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Iraq war forcing U.S. Army to adapt
Question of the Day
“This is harder than anything we have ever done. We’ve got nothing to compare with this,” Command Sgt. Maj. Jeff Mellinger told The Washington Times during a three-day trip to northern Iraq. He was the most senior command sergeant serving in Iraq before finishing his assignment in May.
Now, U.S. soldiers must not only fight shadowy insurgencies and militias, they also have to do peacekeeping missions, conduct disaster-relief operations and distribute humanitarian aid — and do it all at the same time.
“In Afghanistan and Iraq, we are fighting an armed enemy, at the same time trying to build a civilian government, build infrastructure — and the soldiers have to be able to switch from one to the other simultaneously and then switch back,” he said.
“It is very difficult to do, and it takes a great deal of leadership to do that,” said the 37-year Army veteran, who walked with patrols of U.S. soldiers through heat-baked streets and dark alleys on a one-day stopover in Bayji.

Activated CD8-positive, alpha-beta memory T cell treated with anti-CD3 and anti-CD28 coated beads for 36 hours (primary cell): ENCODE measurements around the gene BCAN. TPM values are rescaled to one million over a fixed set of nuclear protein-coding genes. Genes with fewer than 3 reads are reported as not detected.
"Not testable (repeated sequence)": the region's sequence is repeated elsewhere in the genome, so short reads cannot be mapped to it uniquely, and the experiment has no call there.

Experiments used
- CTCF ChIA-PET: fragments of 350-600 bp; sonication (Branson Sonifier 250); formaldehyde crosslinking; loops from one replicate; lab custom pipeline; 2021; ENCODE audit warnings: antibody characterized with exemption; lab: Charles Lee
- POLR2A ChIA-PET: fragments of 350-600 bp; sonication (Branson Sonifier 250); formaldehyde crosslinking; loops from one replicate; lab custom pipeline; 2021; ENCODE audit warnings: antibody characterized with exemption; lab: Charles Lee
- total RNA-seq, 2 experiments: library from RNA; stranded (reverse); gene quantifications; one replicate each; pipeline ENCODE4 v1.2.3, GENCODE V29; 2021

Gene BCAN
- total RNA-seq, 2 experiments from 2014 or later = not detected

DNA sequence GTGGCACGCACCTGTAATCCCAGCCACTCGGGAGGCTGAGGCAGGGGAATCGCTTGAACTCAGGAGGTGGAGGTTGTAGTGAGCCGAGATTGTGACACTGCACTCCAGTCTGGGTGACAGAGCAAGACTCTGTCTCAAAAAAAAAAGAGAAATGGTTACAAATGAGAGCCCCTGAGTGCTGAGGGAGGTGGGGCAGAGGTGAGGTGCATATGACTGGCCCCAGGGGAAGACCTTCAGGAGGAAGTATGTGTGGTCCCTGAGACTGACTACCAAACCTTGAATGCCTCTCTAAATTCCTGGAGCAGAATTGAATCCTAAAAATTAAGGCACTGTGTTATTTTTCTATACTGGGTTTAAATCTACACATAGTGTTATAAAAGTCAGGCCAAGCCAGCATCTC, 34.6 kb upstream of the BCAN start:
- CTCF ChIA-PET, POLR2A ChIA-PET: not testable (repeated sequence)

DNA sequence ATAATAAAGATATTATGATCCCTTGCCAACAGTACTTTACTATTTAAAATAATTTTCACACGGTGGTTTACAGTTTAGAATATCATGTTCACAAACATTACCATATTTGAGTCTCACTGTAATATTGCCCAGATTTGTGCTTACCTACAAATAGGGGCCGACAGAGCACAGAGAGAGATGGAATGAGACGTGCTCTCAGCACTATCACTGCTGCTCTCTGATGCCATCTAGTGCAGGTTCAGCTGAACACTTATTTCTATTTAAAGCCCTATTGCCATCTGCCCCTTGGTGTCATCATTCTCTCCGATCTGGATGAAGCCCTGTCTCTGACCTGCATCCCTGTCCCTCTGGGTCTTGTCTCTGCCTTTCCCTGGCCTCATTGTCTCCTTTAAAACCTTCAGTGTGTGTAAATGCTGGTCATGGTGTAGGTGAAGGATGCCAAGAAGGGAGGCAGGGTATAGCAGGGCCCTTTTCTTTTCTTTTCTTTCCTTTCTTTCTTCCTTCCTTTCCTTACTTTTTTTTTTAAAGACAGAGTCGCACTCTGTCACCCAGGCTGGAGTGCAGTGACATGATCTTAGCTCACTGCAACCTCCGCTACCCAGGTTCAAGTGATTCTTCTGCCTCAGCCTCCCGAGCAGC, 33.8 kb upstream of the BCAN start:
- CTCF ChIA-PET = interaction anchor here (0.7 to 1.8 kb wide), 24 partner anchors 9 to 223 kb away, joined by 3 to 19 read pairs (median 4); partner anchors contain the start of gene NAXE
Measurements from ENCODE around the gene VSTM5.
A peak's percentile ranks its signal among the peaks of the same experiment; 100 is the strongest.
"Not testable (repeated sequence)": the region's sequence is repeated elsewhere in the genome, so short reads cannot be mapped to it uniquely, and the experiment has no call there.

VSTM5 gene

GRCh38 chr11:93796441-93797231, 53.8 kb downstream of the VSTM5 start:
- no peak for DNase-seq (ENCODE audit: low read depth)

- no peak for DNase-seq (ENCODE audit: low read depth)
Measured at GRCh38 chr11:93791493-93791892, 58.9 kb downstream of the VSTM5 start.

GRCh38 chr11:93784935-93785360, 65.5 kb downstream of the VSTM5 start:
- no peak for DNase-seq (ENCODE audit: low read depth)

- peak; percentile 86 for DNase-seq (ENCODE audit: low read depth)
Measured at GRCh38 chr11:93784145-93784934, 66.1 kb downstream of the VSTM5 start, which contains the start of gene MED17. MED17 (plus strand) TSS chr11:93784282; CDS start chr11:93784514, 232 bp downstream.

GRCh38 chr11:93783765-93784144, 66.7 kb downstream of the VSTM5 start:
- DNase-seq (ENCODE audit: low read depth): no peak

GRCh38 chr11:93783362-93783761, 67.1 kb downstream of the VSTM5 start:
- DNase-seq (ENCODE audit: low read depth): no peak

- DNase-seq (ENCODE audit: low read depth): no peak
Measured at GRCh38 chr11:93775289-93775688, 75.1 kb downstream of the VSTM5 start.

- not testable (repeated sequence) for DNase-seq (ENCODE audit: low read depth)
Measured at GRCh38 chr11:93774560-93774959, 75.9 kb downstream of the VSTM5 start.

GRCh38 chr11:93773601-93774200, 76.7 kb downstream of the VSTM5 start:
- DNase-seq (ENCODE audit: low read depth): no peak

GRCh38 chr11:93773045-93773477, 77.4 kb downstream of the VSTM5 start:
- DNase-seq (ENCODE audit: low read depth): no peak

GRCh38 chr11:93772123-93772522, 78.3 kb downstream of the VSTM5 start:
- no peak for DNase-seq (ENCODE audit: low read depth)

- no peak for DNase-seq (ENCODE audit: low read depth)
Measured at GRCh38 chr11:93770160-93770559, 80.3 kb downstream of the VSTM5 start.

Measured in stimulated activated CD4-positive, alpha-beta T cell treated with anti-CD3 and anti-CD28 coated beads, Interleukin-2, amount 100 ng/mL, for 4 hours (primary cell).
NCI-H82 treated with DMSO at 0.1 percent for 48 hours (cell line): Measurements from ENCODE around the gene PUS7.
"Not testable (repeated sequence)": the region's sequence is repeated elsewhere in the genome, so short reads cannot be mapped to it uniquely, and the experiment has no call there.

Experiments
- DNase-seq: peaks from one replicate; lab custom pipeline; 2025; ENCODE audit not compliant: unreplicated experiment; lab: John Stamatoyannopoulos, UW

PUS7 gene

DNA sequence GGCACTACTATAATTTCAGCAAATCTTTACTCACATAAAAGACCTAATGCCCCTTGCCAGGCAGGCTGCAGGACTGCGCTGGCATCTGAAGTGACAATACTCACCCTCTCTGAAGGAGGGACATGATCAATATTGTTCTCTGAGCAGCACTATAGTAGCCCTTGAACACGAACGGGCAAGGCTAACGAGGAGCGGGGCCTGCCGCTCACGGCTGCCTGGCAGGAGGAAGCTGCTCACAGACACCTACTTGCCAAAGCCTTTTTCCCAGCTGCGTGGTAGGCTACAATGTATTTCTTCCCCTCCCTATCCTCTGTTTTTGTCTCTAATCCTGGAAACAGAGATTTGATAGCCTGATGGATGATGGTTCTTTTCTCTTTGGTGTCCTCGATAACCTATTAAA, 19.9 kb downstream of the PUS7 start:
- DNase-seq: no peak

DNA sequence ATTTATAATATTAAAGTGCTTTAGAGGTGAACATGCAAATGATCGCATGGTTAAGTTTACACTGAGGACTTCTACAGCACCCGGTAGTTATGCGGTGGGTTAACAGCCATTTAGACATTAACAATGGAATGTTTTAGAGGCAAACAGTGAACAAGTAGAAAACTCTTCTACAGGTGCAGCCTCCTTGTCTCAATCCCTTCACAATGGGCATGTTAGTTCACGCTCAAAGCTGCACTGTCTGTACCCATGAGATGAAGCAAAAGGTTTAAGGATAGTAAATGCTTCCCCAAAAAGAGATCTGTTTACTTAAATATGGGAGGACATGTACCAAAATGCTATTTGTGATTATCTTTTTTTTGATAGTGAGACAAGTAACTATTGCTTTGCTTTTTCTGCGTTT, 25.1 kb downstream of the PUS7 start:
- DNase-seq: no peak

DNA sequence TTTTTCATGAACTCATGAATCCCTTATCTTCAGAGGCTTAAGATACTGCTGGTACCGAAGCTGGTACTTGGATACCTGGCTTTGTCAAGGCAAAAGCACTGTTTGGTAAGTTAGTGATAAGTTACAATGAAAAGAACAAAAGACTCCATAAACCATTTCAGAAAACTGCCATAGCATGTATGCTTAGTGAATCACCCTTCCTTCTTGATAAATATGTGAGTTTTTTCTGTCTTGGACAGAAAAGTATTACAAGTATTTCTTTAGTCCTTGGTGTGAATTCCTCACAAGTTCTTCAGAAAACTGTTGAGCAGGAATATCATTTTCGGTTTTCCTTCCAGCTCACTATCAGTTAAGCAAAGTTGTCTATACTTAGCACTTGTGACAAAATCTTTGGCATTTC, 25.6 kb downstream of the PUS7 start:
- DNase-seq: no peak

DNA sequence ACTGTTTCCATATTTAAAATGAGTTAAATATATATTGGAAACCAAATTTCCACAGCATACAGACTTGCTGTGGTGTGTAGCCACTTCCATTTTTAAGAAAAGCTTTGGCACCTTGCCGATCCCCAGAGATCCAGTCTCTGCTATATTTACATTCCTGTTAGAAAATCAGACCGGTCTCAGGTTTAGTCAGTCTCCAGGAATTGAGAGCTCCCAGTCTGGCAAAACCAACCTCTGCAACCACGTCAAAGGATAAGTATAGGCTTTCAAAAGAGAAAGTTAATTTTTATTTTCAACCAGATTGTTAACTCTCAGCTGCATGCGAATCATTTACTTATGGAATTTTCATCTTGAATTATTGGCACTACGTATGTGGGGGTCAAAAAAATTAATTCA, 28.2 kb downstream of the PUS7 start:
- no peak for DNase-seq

As a result, he said, the military has been transformed from a very rigid structure “to almost a modular plug-and-play” force that is constantly evolving to pre-empt enemy tactics and react to changing circumstances on the ground.
That has led to multi-tasking by the U.S. troops, shrugging off typical labels and job descriptions.
“We’ve got airmen doing convoy-escort missions [and] they guard bases. We’ve got airmen doing police-transition training — so they have to learn new skills,” said Command Sgt. Maj. Mellinger, who constantly crisscrossed Iraq in his souped-up Humvee.
At New Jersey’s Fort Dix, for example, some 5,000 members of the Air Force are preparing for ground warfare, according to a recent National Public Radio report. Altogether, some 30,000 airmen and sailors have been retrained.
The command sergeant major said there had also been an enormous push to train the soldiers, sailors, airmen and Marines about fighting in different cultures. “There is an unbelievable learning curve that goes on in our training centers right now,” he said.
Since 2004, the highly decorated soldier has overseen part of the fast-paced transformation. He checked out every promising technological development for better vehicles, better communications and better protection, and struggled to get U.S. manufacturers to apply the breakthroughs more quickly.
Conditions on the ground in Iraq and Afghanistan have driven technological advances and given birth to a more lethal and more agile force. The revamped U.S. military is capable of redeploying combat power more quickly and is able to pull together operational intelligence much more rapidly.
It also has an improved ability to operate in the dark. U.S. troops now have lighter body armor designed to stop fragmentation and helmets that have evolved from steel buckets with plastic liners to an advanced combat headgear with better visibility and a suspension system to reduce brain trauma.
By Matt Kibbe
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